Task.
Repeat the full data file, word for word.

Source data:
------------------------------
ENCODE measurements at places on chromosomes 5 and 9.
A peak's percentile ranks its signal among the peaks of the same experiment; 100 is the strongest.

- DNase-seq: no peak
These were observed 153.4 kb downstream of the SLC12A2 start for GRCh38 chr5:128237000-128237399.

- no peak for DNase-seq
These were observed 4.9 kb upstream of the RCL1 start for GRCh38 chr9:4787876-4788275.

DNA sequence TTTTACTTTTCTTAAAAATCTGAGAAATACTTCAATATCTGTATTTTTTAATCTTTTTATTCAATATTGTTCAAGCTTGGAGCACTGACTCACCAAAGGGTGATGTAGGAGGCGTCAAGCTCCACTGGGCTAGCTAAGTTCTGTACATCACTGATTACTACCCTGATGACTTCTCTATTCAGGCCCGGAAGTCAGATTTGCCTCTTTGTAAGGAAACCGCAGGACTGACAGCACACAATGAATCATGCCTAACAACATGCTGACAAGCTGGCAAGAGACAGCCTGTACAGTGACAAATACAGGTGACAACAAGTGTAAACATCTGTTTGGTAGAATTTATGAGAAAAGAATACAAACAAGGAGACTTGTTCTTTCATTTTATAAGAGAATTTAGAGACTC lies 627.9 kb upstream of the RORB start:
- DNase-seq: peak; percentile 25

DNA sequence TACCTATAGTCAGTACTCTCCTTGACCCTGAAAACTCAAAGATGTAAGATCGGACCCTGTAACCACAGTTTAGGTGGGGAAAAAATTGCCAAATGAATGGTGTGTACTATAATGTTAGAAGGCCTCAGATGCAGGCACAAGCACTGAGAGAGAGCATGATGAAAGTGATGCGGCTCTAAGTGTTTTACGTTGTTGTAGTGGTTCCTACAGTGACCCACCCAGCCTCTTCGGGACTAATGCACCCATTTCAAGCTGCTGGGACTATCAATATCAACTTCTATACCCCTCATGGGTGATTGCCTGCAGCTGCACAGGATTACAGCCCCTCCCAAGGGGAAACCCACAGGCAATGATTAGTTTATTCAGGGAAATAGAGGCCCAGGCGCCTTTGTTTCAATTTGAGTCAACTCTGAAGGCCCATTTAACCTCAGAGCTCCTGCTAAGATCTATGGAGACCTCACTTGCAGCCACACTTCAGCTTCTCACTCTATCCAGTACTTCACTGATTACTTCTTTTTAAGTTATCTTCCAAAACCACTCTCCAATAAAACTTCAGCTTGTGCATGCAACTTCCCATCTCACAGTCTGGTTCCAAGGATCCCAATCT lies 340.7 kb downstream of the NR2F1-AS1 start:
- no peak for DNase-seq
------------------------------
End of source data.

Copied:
ENCODE measurements at places on chromosomes 5 and 9.
A peak's percentile ranks its signal among the peaks of the same experiment; 100 is the strongest.

- DNase-seq: no peak
These were observed 153.4 kb downstream of the SLC12A2 start for GRCh38 chr5:128237000-128237399.

- no peak for DNase-seq
These were observed 4.9 kb upstream of the RCL1 start for GRCh38 chr9:4787876-4788275.

DNA sequence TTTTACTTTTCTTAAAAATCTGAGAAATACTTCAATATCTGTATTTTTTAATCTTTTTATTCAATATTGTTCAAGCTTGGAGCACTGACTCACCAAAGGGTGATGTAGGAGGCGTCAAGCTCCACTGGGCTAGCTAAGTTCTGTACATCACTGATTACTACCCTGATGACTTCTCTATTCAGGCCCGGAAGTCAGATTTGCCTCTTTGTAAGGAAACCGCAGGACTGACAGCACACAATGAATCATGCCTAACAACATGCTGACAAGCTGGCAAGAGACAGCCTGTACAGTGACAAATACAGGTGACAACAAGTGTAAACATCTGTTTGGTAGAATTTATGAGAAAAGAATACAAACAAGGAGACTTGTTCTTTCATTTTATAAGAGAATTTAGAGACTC lies 627.9 kb upstream of the RORB start:
- DNase-seq: peak; percentile 25

DNA sequence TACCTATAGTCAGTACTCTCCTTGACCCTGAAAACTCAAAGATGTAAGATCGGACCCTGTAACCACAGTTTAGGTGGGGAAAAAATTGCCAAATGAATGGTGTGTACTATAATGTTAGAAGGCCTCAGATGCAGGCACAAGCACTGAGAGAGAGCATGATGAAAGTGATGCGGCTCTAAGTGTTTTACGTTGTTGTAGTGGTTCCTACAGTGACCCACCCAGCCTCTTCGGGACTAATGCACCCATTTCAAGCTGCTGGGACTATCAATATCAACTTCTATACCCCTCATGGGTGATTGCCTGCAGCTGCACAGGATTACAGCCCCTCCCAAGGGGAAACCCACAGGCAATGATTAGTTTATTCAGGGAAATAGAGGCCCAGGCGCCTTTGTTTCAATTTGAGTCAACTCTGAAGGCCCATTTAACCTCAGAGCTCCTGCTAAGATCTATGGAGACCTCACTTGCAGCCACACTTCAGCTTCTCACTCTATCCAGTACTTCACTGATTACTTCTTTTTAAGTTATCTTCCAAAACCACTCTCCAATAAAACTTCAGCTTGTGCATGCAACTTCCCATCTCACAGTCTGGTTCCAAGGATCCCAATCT lies 340.7 kb downstream of the NR2F1-AS1 start:
- no peak for DNase-seq